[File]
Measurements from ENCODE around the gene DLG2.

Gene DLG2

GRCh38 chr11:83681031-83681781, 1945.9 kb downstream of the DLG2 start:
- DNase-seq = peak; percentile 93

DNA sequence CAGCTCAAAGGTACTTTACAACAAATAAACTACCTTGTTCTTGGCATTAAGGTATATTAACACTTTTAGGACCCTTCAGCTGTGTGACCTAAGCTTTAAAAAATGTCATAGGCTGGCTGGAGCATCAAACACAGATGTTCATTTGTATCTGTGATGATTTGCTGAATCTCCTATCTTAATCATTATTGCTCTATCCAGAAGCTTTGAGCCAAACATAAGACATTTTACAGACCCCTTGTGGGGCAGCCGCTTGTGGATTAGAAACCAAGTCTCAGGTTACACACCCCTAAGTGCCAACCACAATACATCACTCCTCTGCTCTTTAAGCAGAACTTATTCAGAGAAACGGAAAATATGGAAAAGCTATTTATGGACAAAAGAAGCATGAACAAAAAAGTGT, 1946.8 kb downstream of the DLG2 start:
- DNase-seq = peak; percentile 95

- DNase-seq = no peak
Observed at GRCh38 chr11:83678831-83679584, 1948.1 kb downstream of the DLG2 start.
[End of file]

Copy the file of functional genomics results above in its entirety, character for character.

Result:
Measurements from ENCODE around the gene DLG2.

Gene DLG2

GRCh38 chr11:83681031-83681781, 1945.9 kb downstream of the DLG2 start:
- DNase-seq = peak; percentile 93

DNA sequence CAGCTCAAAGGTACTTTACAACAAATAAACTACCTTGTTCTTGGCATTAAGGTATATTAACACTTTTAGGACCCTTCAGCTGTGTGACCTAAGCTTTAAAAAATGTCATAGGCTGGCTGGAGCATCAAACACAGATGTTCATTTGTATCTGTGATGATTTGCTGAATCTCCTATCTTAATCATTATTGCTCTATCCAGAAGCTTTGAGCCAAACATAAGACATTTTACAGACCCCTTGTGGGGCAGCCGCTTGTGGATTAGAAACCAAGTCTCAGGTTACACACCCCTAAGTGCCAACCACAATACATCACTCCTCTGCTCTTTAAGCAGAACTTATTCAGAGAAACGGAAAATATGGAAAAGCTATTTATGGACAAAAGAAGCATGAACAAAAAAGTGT, 1946.8 kb downstream of the DLG2 start:
- DNase-seq = peak; percentile 95

- DNase-seq = no peak
Observed at GRCh38 chr11:83678831-83679584, 1948.1 kb downstream of the DLG2 start.